Wall Street analysts had predicted that AMD would get bad news - but not quite this bad. The company announced profit warnings earlier this month, stating that the previous revenue prognosis of $1.6bn to $1.7bn would not be achieved. According to analyst predictions, AMD was to make $1.26bn during the first quarter, and lose $0.48 per share. But the reality of AMD's results is even worse.
AMD lost $1.11 per share, making only $1.23bn during the past quarter - down 30 per cent on the previous quarter. During the same period last year, the chip maker made a $185 million profit and generated $1.33bn but AMD stated the two figures are incomparable since it bought graphics chip maker ATI last year. The buyout and integration of ATI cost $113m in the first quarter, AMD said.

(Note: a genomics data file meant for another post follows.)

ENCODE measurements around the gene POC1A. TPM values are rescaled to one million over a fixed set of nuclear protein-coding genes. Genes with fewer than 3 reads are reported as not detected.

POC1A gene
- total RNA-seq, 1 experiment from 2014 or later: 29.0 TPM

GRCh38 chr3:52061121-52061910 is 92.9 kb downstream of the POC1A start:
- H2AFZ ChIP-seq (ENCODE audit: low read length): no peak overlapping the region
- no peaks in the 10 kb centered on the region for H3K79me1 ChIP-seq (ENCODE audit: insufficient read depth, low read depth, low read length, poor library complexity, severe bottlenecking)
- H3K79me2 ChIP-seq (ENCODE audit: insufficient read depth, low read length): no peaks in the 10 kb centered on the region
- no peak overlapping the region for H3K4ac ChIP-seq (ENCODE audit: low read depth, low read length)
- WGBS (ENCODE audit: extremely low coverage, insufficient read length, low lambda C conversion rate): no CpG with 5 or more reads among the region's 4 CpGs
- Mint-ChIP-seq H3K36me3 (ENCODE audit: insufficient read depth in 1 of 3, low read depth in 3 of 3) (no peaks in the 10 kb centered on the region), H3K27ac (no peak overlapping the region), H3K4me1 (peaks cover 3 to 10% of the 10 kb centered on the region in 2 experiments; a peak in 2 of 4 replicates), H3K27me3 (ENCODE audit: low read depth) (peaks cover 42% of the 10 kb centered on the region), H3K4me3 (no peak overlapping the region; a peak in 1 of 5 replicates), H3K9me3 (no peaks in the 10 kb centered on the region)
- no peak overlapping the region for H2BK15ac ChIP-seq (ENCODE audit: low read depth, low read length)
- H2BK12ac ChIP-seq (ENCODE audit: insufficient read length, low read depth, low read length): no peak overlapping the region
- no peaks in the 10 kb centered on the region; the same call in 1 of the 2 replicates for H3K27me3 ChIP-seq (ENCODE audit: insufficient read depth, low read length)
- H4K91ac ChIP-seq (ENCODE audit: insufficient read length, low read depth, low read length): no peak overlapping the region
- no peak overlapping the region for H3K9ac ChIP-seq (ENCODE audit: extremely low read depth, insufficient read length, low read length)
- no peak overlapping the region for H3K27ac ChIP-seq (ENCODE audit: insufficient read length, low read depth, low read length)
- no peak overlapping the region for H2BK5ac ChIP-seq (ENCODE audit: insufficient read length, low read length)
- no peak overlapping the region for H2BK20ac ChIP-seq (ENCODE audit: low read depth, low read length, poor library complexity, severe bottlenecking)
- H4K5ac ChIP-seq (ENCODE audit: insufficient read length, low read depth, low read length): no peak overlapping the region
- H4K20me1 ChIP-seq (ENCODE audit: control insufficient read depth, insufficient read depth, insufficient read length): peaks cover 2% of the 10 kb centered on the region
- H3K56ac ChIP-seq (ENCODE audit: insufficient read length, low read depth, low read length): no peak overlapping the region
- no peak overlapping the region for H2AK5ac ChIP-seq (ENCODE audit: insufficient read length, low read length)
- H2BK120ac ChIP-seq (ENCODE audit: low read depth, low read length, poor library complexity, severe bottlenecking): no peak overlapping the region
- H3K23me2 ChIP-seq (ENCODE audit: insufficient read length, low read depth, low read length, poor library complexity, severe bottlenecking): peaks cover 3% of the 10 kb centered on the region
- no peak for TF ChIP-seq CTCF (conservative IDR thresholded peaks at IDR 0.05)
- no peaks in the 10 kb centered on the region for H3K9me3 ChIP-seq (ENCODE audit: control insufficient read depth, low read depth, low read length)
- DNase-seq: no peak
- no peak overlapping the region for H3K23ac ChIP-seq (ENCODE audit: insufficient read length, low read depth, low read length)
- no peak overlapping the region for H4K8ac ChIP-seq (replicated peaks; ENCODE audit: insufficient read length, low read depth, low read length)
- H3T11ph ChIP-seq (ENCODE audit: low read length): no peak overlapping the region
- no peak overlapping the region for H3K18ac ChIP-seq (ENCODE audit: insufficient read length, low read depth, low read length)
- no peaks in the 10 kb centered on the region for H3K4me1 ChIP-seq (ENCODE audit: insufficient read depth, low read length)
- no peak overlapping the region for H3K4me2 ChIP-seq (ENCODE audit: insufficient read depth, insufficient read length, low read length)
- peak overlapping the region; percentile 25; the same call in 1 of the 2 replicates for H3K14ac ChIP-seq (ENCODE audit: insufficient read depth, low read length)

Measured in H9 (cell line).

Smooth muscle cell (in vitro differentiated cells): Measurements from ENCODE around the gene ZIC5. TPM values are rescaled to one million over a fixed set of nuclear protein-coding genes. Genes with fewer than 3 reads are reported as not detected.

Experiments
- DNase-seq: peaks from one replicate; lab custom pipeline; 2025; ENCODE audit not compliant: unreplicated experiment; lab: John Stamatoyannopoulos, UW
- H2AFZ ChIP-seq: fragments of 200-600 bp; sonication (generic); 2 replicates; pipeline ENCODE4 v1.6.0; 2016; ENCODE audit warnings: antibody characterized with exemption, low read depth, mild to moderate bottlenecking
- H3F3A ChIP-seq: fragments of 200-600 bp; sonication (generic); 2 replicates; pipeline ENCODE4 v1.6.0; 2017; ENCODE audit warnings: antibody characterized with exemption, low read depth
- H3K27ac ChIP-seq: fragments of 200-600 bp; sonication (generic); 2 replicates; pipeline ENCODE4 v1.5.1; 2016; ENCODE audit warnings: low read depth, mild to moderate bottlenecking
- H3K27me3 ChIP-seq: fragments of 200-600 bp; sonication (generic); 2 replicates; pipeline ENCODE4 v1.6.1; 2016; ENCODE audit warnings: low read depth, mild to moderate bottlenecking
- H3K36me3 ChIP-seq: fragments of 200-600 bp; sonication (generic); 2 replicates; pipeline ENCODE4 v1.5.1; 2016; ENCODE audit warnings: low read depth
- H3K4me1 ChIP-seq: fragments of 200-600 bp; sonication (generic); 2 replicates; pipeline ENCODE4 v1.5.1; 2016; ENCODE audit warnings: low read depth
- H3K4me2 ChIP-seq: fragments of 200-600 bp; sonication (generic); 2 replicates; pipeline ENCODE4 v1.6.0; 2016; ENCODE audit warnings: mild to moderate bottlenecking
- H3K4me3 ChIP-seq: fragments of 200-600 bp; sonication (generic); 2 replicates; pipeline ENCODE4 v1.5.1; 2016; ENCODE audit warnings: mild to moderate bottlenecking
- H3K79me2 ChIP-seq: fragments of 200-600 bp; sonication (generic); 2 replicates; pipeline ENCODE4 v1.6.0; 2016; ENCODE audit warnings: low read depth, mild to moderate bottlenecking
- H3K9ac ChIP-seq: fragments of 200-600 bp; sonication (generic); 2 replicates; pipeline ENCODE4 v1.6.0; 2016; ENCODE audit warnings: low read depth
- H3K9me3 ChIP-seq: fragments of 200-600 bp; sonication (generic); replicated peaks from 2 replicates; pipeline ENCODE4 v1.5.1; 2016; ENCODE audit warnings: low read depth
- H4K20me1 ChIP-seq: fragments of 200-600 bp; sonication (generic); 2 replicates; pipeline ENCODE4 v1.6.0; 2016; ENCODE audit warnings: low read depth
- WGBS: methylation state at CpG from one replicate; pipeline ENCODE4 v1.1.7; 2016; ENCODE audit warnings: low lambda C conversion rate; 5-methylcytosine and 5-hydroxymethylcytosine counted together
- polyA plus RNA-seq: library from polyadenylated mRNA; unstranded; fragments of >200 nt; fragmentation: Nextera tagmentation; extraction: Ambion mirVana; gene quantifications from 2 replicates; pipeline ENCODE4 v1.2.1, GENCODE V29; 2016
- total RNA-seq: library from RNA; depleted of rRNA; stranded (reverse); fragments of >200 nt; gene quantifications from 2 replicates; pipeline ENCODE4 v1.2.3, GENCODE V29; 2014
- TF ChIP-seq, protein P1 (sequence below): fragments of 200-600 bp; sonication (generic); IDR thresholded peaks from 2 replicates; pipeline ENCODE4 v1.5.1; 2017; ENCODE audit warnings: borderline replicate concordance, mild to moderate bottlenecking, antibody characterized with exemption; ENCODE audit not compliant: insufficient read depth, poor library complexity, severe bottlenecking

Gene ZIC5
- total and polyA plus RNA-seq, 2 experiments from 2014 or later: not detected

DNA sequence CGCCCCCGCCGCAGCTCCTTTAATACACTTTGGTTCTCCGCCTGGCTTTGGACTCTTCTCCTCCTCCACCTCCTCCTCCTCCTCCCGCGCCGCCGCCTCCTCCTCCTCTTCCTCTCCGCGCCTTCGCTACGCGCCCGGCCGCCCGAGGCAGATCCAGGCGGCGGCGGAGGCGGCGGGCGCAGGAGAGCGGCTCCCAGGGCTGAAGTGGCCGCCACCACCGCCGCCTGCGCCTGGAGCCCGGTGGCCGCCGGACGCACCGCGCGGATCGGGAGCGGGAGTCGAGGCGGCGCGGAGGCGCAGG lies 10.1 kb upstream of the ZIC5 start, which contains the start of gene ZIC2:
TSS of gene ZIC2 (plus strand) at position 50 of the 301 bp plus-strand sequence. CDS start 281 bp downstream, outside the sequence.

AMD blames the poor results on 'significantly' lower microprocessor sales and lower prices. Arch rival Intel has had similar problems ; both blame the ongoing price war between the companies for the loss of profits.
"After more than three years of successfully executing our customer expansion strategy and significantly growing our unit and revenue base, our first quarter performance is disappointing and unacceptable," said Robert Rivet, chief financial officer at AMD.
AMD aims to bring down its annual costs by $100m, mainly through reducing recruitment of new staff. It will focus on introducing its 65nm Barcelona quad-core processors to the market as quickly as possible.
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